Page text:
Saying no can help you remain focus on your priorities and have less stress in your life.

“Yes! Now tell me which of these five priorities should I drop?”

If your boss asks you to do something and you know you’ll be unable to do that plus what you’re already doing, ask them how they prefer for you to manage the other priorities. That may help change their mind or, get you out of something else.

2Yes. With these conditions

“Yes, sure! But I can only do it next week.” Or with the help of an additional person, or after you finish something else you are doing. The idea is that you can do it only if certain conditions are met. It’s up to you to come up with conditions you know the other person won’t be able to meet. (If you know they have a deadline and you can do it after the deadline.)

3Yes. In exchange I’ll need this
“Yes, sure! I’d love to help your team finish the project. But if I stay tonight, I won’t be here tomorrow morning to help you run the event.” Or any other trade you deem fit. Again, the goal is that if you are going to do something you really don’t want or don’t have time to do, you won’t do something else that affects that person.

Here's a great article about work-life balance /integration.

4Yes. In exchange you have to do this for me

“Yes, sure! I’d love to help you with this. The only thing is that if I do X you’ll have to do Y for me.”

Here you are asking the other person to take on something you have to do and will now drop in order to help them with their project. For example: I’ll write the report for the committee and in exchange you’ll prepare the Power Point for the meeting on Tuesday. If they don’t agree with your exchange, you can easily say: “Then, I’m sorry but I’m going to have to turn you down, because I don’t have time to do both things.”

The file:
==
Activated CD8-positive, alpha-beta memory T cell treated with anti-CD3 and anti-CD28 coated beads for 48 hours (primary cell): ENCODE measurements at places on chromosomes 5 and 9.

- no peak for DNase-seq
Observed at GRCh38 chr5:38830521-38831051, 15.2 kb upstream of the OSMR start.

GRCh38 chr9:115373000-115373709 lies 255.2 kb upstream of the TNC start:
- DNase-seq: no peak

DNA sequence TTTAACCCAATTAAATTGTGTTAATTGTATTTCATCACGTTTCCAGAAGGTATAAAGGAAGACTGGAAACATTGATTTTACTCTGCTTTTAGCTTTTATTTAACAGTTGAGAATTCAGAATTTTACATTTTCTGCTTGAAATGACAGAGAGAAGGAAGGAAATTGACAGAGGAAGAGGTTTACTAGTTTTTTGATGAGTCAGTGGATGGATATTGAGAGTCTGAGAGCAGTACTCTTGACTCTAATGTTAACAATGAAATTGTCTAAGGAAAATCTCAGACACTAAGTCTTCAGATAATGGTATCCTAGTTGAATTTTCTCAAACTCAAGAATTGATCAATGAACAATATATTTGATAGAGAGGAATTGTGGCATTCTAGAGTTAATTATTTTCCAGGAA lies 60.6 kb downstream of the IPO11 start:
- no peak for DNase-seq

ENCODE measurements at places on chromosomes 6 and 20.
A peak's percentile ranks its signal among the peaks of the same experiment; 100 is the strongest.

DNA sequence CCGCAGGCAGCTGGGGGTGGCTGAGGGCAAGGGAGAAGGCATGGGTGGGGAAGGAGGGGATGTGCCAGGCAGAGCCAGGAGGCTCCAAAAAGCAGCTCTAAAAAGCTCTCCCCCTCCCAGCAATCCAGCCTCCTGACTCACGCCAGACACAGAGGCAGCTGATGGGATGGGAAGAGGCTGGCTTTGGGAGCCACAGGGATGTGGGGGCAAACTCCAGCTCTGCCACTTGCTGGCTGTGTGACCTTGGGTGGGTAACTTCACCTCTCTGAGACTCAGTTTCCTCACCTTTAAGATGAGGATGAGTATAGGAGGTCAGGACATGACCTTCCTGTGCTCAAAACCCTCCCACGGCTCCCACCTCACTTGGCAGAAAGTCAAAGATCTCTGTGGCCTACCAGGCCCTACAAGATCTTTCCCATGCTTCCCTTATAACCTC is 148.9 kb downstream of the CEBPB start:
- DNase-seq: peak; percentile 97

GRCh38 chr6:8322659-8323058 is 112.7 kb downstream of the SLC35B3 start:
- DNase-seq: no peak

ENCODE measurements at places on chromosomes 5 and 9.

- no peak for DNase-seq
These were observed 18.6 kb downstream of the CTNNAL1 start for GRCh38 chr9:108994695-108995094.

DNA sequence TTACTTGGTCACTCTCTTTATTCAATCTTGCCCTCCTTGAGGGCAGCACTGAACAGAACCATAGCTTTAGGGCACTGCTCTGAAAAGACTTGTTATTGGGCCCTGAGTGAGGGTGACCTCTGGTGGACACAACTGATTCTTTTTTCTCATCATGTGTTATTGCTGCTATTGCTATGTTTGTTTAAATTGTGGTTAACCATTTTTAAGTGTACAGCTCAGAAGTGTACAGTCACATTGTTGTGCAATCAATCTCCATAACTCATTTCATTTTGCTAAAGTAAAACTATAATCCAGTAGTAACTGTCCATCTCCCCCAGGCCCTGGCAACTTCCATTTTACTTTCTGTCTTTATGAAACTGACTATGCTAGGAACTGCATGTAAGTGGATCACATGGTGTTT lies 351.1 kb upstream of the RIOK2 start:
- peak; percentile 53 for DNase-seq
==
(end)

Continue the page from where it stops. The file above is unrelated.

10 ways to say no and feel great about it | Read everything about the 10 ways to say no without saying no

Practice this ten ways to say no and see your career flourish

5Yes. Plus additional compensation
“Yes, sure! I’d love to take on John’s responsibilities. It will mean that I have to work weekends for two months to do my job and finish his project. So can we talk about how I’d be compensated for that additional time?”

The goal here is to make it clear that you are willing to step in but want to be compensated for the effort it will take. This strategy only works in certain situations, not when you are expected to cover a team member who’s temporarily absent. But keep it in mind for when the situation presents itself.

6Flattered. But will pass

“I’m flattered you thought of me for this. Unfortunately, I’m overcommitted right now, so I’ll have to pass.” A simple, short answer. You can leave it here or do what’s suggested in #7.

7Flattered. Will recommend someone

“I’m flattered but I have a previous commitment. However, I’d like to suggest someone who’d be great for this.” When you recommend someone who can do the job you are solving the other person’s problem. So instead of focusing on your “no” they move on. Not only will they forget faster that you said “no,” but they’ll also be grateful for your help.

Here are some additional ways to say no by Adam Grant